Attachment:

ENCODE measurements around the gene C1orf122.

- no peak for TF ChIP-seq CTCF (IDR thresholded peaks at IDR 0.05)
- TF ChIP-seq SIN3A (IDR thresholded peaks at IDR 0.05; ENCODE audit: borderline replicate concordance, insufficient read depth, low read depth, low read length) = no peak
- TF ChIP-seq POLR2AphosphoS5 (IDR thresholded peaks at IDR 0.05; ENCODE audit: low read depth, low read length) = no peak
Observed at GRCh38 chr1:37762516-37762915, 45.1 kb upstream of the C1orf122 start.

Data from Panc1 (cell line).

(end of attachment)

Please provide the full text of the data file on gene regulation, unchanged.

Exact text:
ENCODE measurements around the gene C1orf122.

- no peak for TF ChIP-seq CTCF (IDR thresholded peaks at IDR 0.05)
- TF ChIP-seq SIN3A (IDR thresholded peaks at IDR 0.05; ENCODE audit: borderline replicate concordance, insufficient read depth, low read depth, low read length) = no peak
- TF ChIP-seq POLR2AphosphoS5 (IDR thresholded peaks at IDR 0.05; ENCODE audit: low read depth, low read length) = no peak
Observed at GRCh38 chr1:37762516-37762915, 45.1 kb upstream of the C1orf122 start.

Data from Panc1 (cell line).